I miss my old friends, but my colleagues are now Rip, Stef, Nick, and a group of outstanding franchise owners – and that’s it – instead of being required to work with countless faces in a large organization that may or may not share my values, work ethic, or goals. This job has also brought me closer to my family, as I get to work day-to-day with my brother and sister, two of the most talented people I know. Ben (the computer and BJJ guy) was a Chief Technologist at Northrop Grumman, and then came out to join me in Singapore when I was working for BlackBerry to run our app development ecosystem in the region. He now manages technology for the gyms and his team has built all three of our custom apps: the digital logbook, the TV screen app, and the member sign up app. 

Jen, my sister, was an Environmental Engineer, living in Alaska where she visited remote areas above the Arctic Circle to analyze the environmental impact of proposed oil and gas projects, traveling by snowmobile and helicopter while carrying a shotgun for Polar Bear defense (maybe it might scare one away?). She now runs gym construction, and is the reason why our build-out guide is over 100 pages of maniacal detail. Several General Contractors have remarked that we’re more particular than well-established franchises, and we take that as a compliment. 

Other than the people I work with, one of the most satisfying parts of my job is talking to prospective franchise owners that have their own stories about how Starting Strength has changed their lives for the better. One shared that the Novice Linear Progression is the reason his kid doesn’t get bullied in school anymore, and went on to win a high school wrestling title without ever having learned how to wrestle. Others talk about the complete reversal of their knee/back/hip pain, and most have a renewed perspective on what they’re capable of after becoming stronger.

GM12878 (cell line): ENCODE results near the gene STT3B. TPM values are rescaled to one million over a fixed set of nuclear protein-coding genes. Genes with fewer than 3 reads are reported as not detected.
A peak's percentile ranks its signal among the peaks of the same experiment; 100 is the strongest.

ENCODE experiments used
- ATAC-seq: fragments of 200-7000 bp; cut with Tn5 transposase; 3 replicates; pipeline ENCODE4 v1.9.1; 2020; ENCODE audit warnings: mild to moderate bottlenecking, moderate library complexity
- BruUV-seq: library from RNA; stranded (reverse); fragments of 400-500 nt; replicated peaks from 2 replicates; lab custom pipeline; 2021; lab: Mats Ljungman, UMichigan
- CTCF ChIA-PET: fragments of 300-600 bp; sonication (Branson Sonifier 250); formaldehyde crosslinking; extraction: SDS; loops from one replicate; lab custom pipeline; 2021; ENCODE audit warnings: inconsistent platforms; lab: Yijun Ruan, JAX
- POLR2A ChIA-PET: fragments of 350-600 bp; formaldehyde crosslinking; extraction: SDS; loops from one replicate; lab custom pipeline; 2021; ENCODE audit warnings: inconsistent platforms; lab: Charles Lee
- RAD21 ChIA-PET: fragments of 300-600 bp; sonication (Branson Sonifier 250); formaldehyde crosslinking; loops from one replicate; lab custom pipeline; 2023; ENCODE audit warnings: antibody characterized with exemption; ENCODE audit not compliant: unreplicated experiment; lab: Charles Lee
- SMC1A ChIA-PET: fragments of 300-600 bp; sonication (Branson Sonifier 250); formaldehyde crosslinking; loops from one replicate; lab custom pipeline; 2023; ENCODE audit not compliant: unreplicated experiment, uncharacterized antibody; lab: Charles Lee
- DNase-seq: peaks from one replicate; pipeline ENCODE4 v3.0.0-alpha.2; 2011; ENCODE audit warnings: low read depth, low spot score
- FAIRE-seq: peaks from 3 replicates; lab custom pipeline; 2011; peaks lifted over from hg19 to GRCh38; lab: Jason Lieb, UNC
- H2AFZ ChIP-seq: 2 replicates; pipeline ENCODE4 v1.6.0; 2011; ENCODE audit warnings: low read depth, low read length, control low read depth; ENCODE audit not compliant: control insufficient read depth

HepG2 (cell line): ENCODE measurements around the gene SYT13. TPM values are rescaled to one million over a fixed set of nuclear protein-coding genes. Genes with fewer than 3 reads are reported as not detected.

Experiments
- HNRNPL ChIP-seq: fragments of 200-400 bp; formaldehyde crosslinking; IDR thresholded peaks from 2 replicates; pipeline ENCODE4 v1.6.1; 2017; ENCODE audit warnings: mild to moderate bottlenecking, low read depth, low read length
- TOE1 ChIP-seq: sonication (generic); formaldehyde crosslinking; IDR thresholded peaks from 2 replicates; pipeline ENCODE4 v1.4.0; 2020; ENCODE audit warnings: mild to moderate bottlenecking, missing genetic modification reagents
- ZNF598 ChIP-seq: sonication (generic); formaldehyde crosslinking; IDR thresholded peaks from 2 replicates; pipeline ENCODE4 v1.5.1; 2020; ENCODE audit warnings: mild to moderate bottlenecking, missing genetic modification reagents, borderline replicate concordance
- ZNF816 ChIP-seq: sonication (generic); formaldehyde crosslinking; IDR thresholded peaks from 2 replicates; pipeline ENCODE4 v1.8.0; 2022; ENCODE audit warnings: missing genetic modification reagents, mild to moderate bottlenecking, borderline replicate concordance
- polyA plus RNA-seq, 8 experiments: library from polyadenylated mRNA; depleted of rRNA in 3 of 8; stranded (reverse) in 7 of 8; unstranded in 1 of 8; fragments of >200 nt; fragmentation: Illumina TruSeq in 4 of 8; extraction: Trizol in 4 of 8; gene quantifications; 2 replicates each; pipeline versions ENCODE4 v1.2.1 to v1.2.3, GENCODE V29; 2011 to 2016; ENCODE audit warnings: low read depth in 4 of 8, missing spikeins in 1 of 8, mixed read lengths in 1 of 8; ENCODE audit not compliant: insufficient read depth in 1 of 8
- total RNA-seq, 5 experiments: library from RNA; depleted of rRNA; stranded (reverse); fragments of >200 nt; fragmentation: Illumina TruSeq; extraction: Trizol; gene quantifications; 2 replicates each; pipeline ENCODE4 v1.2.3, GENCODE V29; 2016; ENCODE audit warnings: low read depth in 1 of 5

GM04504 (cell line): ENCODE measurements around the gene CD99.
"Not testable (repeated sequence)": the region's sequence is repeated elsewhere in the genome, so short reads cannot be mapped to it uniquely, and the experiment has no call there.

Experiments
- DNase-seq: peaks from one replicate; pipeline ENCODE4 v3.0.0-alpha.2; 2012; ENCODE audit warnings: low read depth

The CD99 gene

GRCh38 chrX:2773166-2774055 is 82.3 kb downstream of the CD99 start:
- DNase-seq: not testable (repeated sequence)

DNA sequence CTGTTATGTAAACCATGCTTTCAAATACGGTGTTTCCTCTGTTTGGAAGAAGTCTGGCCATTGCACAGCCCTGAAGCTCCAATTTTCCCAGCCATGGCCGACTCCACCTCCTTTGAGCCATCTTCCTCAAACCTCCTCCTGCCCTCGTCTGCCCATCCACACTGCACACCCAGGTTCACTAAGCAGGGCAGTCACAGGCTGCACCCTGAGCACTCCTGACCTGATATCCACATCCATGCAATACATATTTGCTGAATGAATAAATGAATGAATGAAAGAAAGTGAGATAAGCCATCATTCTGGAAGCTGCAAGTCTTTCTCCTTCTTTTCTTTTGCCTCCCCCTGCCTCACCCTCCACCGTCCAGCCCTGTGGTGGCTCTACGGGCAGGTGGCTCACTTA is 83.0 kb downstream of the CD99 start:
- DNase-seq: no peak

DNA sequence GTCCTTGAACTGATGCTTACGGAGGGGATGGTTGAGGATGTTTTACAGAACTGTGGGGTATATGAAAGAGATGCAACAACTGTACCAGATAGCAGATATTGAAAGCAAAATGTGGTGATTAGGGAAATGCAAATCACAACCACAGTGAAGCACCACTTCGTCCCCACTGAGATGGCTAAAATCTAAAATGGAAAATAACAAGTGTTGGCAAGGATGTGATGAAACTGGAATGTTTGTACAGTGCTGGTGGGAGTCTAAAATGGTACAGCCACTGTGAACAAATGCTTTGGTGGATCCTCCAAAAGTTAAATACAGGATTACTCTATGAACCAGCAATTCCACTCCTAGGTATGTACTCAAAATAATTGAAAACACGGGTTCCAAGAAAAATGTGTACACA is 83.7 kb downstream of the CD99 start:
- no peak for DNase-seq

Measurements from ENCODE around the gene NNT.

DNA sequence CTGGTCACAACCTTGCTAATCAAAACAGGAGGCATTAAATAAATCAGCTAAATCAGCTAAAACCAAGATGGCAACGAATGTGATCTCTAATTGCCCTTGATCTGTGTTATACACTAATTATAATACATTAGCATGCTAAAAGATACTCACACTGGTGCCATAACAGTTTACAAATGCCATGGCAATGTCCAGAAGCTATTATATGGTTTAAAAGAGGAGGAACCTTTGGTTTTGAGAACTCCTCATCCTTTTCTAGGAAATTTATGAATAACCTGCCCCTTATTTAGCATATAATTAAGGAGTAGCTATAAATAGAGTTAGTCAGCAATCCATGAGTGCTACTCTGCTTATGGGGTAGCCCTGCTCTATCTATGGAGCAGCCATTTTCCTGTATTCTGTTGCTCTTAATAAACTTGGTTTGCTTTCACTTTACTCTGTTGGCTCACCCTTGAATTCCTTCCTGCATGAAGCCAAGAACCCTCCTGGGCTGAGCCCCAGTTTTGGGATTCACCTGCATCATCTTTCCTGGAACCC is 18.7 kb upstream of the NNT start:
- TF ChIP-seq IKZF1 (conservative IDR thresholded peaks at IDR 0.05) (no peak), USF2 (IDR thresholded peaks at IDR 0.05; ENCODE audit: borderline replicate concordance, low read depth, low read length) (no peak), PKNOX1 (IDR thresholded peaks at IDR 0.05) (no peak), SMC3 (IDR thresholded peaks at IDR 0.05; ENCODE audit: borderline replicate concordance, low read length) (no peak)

I do my best to share these stories with Rip and Stef because although they get case studies on the forum and thank you emails from trainees, they don’t get to have lengthy conversations with hundreds of people that are thoroughly grateful for the body of knowledge they’ve produced. Another way of putting it is that I get to interact with enjoyable people that I can relate to, every day, as part of what I do for a living. One of my biggest frustrations when working at a big company was not being able to decide whom I work with. 

Some of these prospects are people that are facing the same conundrum I did: does it make sense to leave a corporate or government job to get into the business of helping other people get strong? It seems that I’m not the only one that feels that having a dress code, being required to show up to a certain place every day at a certain time, having a “boss,” lacking belief in a company’s purpose, and being completely dependent on someone else’s business decisions is not an ideal way to spend 50 hours of one’s  week – especially considering that we only get to enjoy a few thousand of those weeks before it’s all over.